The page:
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Memorial Day is a tradition with roots celebrated back to 1865, when General John A. Logan of the Grand Army designated May 5 as a day to decorate fallen soldiers’ graves from the Confederate and Union armies. One of the earliest known ceremonies involved a group of formerly enslaved people near Charleston, South Carolina, paying honor to Union Soldiers buried at a local raceway.
In 1971, the United States Congress designated a national holiday on the last Monday in May as Memorial Day. While parades, speeches, community festivals, car shows and a day off work often mark the day with festivities and celebration. Memorial Day reminds us of all the brave men and women who died fighting for our country’s freedoms.
A great way to honor these patriots and learn more about their work is to visit significant military sites and museums across Arkansas. These designated spots serve as a great learning environment for home-school families, day trips for summer bucket lists and most importantly, a place to gain perspective and honor and remember that our freedoms come with a cost.
The F-105 Thunderchief usually catches someone’s eye as they drive by, but it’s always worth a stop at the Jacksonville Museum of Military History. This hidden gem museum tells the story of Arkansas’s involvement in military conflicts from the Civil War to the Vietnam War. The museum also shares the history of the nearby Little Rock air force base and the Arkansas Army National Guard. Rare military nurse uniforms, a Titan II control panel, and an MG42 Machine gun are among the unique artifacts on display.
Located at Drake Field, the Arkansas Air and Military Museum occupies the Old White Hangar, initially built in 1944 as a home base for a WWII Training Detachment. The contract ended two days after its dedication, and the detachment left Fayetteville forever. Other aviation services moved into the space and quickly became the aviation hub in Arkansas until 1999 when all commuter airlines moved to XNA. In honor of Arkansas’ 150th birthday, the renovated original wooden hangar became home to the first Arkansas Air Museum, which later combined with the Ozark Military Museum, previously the World War Two Museum. Today it functions as one place where visitors can see military aircraft, restoration efforts, emergency vehicles, and war memorabilia.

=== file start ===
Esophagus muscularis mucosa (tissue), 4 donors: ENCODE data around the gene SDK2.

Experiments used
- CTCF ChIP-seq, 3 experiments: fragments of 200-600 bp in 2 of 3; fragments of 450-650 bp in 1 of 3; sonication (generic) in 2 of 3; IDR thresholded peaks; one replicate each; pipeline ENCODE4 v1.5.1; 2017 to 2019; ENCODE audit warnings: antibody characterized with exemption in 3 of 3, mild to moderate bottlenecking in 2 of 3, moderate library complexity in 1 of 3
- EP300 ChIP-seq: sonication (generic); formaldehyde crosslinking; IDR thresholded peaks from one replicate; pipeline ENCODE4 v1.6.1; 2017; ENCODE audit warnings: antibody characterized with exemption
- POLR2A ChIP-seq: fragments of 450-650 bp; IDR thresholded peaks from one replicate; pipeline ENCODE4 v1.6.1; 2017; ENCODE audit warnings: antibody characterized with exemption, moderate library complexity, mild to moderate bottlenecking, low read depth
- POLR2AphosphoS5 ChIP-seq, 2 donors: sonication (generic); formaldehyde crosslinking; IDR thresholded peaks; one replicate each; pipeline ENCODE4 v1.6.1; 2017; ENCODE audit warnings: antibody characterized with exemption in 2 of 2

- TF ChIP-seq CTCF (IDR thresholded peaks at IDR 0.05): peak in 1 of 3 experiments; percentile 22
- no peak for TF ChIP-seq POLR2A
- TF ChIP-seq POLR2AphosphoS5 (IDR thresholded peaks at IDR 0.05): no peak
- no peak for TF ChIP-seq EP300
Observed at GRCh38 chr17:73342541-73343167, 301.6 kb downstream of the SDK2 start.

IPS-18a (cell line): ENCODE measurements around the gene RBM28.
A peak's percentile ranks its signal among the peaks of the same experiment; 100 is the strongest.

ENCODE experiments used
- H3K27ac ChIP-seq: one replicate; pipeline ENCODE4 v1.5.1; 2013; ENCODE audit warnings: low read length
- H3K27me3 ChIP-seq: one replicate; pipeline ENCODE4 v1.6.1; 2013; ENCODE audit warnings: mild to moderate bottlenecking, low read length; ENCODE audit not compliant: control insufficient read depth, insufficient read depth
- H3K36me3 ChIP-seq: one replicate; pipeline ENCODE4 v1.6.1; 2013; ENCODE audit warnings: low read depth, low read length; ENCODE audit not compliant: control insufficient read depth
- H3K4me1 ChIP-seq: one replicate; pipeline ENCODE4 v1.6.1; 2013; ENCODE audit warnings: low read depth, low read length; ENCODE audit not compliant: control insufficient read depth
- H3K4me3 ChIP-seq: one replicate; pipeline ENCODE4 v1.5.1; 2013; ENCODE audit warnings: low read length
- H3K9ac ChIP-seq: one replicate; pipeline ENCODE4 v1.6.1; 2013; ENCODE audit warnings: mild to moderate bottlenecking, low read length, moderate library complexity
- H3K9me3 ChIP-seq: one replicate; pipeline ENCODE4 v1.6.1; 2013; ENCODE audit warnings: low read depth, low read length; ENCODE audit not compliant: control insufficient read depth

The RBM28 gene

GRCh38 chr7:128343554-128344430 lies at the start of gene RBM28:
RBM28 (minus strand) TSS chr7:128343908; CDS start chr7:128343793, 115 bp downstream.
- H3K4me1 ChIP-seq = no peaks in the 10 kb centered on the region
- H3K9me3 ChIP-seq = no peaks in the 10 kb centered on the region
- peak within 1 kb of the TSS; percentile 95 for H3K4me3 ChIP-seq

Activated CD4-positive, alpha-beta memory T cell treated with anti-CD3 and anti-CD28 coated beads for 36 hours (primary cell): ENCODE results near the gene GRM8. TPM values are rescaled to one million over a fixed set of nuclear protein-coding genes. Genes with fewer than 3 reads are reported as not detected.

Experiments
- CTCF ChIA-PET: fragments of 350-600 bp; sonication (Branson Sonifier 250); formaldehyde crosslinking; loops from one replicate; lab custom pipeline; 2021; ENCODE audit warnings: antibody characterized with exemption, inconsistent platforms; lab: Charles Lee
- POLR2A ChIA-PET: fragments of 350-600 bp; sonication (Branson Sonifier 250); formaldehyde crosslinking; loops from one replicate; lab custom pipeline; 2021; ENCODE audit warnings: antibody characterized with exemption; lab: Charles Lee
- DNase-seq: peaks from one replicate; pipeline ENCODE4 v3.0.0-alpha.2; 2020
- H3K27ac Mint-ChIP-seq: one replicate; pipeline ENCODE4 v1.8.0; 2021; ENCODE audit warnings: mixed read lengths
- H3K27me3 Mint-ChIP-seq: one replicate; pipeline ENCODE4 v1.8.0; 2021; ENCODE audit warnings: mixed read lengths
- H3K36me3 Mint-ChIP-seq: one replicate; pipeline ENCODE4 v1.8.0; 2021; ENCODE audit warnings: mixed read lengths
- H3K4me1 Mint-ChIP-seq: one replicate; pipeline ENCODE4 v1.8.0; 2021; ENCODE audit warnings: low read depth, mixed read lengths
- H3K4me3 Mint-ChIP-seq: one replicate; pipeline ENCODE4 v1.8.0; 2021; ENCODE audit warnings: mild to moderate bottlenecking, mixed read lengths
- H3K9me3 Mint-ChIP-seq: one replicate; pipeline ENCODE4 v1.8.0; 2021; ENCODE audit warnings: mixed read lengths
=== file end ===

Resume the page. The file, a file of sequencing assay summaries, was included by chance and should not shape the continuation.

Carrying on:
MacArthur Park contains the capital city’s military museum. The park and subsequent museum are named for General Douglass MacArthur, who was born at the Little Rock Arsenal on this site in 1880. By 1890 the military base was in grave disrepair, and plans were made for a large city park. Over time the Arkansas Arts Center, a historic firehouse, statues, wells, gardens, and fountains were added and renovated. The park’s plans came into play in 1893 with extensive renovations time and time again. Finally, in 2001, the Tower building was renovated and became the Museum of Arkansas Military History. The museum preserves the contributions of Arkansans in wartime efforts from its territorial beginning until the present day.
The Museum of Veterans and Military History is a “must-see” for military history enthusiasts. Many of the volunteers and active researchers for the museum are active or retired military personnel that served in World War II, Korea, Vietnam, Afghanistan, Desert Storm and Iraq. The museum partners with the Vilonia School District for hands-on research and public history display participation by high school students. The museum offers free tours, educational programs and a veteran’s outreach center.
Located on the grounds of Camp Robinson, the Arkansas National Guard Museum preserves the history and artifacts of the Guard and its militia predecessor and Camps Robinson and Pike. They serve the Arkansas people with access to this information for display and research, including the ARNG African American Pioneers and Women’s History projects. In addition, Arkansans can access several digital exhibits anytime.
Arkansas’ only museum dedicated solely to providing a visual history of World War II. The Wings of Honor WWII Museum also preserved the history of the Walnut Ridge Army Flying School, the Marine Corps Air Facility, the War Assets Administration’s Warbird Storage, Sales and Scrapping Facility, and the USAF 725th Radar Squadron.
The Museum of Chaffee History houses the most extensive collection of Fort Chaffee artifacts, including photographs, flags/banners, and memorabilia from the Fort’s role in 5 wars, sheltering Vietnamese refugees, multiple redevelopment projects, and military movies filmed on the Fort’s grounds. Nearby are the Vietnam Veteran’s Museum and a Veteran’s Memorial Plaza. In addition, Fort Chaffee is still a training ground for the Arkansas Army National Guard and the Chaffee Crossing economic development project.
The Pea Ridge National Military Park, Prairie Grove Battlefield, Poison Springs battleground, the Battle of Helena grounds, and the Camden Expedition motorcycle trails represent battles fought on Arkansas soil.
How can you pause today and remember in gratitude those who died fighting and protecting your freedoms?
These military museums would undoubtedly be great additions to your family’s summer bucket list or day trips to keep your children busy before school starts back. So where will you go first?
All pictures used with permission from the Arkansas Departments of Parks, Heritage, and Tourism.
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